He Can Redeem It All!
by John M. Perkins
“Consider it pure joy, my brothers and sisters, whenever you face trials of many kinds, because you know that the testing of your faith produces perseverance. Let perseverance finish its work so that you may be mature and complete, not lacking anything” (James 1:2-4).
If James, the New Testament writer, is correct, it is possible to have genuine joy, pure joy, even while we are dealing with some real hard stuff. Most of his readers had been forced to leave their homes because of religious persecution, and they were suffering from extreme poverty. His encouragement to them was to remind them that God was using their very personal struggles to test their faith and produce something glorious. The word for “testing” points back to the process of how gold and silver were refined. They were placed into the refiner’s fire. The heat from the fire melted the gold and silver to a liquid substance. The impurities would rise to the top and could be burned off. What was left was pure gold or pure silver. It’s said that the silversmith would keep putting the silver back into the fire until he was able to see his own reflection in it.
This is what suffering does for each of us. It puts us into the refiner’s fire so that we can come out looking like Him. It reminds me of the lyrics “Please be patient with me, / God is not through with me yet. / …when God gets through with me, / …I shall come forth like pure gold.”
I think a lot about how God redeems the suffering of His children. At the end of it all, Job knew God in a way that he could never have known Him without suffering deeply. This knowledge of God is precious. And it is this that He offers to each of us as we suffer. I find so much comfort and so much joy in this reality.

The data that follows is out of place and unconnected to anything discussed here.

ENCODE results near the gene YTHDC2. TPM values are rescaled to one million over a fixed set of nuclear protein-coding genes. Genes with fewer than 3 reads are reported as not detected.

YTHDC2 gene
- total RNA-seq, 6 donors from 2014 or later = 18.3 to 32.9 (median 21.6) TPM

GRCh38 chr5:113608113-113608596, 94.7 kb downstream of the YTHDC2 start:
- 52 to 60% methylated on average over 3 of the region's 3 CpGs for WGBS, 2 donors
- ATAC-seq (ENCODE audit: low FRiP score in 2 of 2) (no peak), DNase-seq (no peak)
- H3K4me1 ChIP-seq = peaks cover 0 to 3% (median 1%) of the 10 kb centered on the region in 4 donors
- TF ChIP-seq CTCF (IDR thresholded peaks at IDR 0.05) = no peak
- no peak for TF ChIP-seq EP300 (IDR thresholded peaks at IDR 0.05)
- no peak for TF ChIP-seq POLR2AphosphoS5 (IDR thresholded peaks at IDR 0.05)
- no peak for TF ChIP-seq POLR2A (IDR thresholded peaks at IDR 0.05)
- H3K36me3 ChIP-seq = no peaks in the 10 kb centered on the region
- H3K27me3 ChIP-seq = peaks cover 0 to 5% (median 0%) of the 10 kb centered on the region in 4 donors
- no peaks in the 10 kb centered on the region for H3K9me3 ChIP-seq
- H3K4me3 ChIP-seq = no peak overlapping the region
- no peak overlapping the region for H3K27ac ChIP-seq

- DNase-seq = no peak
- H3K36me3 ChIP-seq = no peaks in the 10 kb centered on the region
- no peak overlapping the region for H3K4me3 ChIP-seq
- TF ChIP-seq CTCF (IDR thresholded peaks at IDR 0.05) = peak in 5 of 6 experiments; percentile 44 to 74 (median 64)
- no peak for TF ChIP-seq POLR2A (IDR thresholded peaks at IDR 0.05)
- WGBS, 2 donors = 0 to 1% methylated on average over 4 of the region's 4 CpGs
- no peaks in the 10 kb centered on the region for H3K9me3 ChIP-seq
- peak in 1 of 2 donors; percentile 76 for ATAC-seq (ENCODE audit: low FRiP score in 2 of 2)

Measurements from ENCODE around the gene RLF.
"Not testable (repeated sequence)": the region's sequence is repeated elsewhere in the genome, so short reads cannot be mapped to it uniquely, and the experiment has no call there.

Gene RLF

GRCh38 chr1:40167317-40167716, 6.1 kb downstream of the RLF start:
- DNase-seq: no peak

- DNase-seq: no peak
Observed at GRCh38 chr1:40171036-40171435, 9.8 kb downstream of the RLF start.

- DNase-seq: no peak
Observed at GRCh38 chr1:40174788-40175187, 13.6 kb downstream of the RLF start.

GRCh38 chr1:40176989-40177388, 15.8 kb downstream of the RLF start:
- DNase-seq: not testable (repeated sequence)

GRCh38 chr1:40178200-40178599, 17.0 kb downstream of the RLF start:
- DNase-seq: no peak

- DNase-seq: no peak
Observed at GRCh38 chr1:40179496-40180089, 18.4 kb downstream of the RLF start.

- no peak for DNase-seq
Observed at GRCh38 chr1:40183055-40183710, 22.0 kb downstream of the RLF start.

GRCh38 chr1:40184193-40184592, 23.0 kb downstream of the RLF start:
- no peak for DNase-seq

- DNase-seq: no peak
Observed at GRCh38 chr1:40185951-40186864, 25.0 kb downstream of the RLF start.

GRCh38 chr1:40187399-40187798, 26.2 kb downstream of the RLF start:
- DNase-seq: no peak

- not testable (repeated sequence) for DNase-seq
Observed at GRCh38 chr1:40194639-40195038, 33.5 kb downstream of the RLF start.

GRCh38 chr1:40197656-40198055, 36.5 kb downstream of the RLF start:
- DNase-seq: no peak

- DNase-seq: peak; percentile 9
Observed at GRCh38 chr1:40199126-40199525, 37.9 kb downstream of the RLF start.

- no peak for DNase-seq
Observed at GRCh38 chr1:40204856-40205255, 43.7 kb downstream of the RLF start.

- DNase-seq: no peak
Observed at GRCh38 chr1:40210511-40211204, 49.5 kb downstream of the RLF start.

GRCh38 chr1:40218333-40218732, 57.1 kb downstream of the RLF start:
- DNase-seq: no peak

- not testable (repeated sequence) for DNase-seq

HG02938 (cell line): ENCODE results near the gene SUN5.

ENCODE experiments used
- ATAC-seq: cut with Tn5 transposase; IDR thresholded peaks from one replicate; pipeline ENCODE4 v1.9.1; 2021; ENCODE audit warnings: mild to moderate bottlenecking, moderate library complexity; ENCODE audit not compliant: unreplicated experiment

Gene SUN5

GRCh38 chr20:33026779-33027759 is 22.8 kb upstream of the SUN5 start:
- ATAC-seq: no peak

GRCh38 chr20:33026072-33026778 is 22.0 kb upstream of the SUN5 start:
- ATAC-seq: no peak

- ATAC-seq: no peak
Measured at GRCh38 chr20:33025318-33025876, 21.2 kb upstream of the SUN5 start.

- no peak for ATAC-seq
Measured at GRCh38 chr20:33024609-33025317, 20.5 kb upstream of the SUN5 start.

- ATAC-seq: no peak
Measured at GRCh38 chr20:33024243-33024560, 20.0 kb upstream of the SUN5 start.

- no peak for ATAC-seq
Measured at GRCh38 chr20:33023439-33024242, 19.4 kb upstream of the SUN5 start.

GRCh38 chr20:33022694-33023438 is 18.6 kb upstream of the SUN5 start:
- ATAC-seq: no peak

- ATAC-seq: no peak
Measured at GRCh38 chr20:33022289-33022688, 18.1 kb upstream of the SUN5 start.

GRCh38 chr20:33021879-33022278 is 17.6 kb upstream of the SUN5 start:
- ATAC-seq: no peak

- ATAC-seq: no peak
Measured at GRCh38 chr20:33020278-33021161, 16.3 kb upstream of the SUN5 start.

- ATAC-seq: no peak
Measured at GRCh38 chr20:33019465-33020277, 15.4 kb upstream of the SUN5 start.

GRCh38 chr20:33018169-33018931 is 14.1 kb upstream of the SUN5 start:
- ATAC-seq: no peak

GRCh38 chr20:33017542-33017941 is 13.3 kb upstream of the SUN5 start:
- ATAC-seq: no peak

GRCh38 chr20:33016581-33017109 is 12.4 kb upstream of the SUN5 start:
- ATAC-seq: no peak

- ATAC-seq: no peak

A. Parnell Bailey visited an orange grove where an irrigation pump had broken down. The season was unusually dry and some of the trees were beginning to die for lack of water. The man giving the tour then took Bailey to his own orchard where irrigation was used sparingly. “These trees could go without rain for another two weeks,” he said. “You see, when they were young, I frequently kept water from them. This hardship caused them to send their roots deeper into the soil in search of moisture. Now mine are the deeper-rooted trees in the area. While others are being scorched by the sun, these are finding moisture at a greater depth.”
This is the great paradox of suffering! Suffering drives us deeper in Him. Suffering drives the roots of our faith deep, deep into the reservoir of His sufficiency. With each new privilege to suffer, our roots go even deeper in Him. And before you know it we have become like the tree that David spoke of in Psalm 1. We become “like a tree planted by streams of water, which yields its fruit in season and whose leaf does not wither – whatever they do prospers” (Ps. 1:3). Not only are we strengthened to ready ourselves for the next storm, we produce fruit that shelters, nourishes, and encourages others.
I believe that’s what the apostle Paul had in mind when he said, “I want to know Christ – yes, to know the power of his resurrection and participation in his sufferings, becoming like him in his death” (Phil. 3:10). Can there be any higher purpose for suffering than to make us rich in Him and ready for eternity? I don’t think anything compares to knowing Him with a faith that is unshakeable. He redeems our suffering. He makes much of our suffering in our own lives, and in the lives of others who are watching and decide whether it’s worth it or not to suffer for Him.
Excerpted from Count It All Joy: The Ridiculous Paradox of Suffering by John M. Perkins (© 2021). Published by Moody Publishers. Used by permission.
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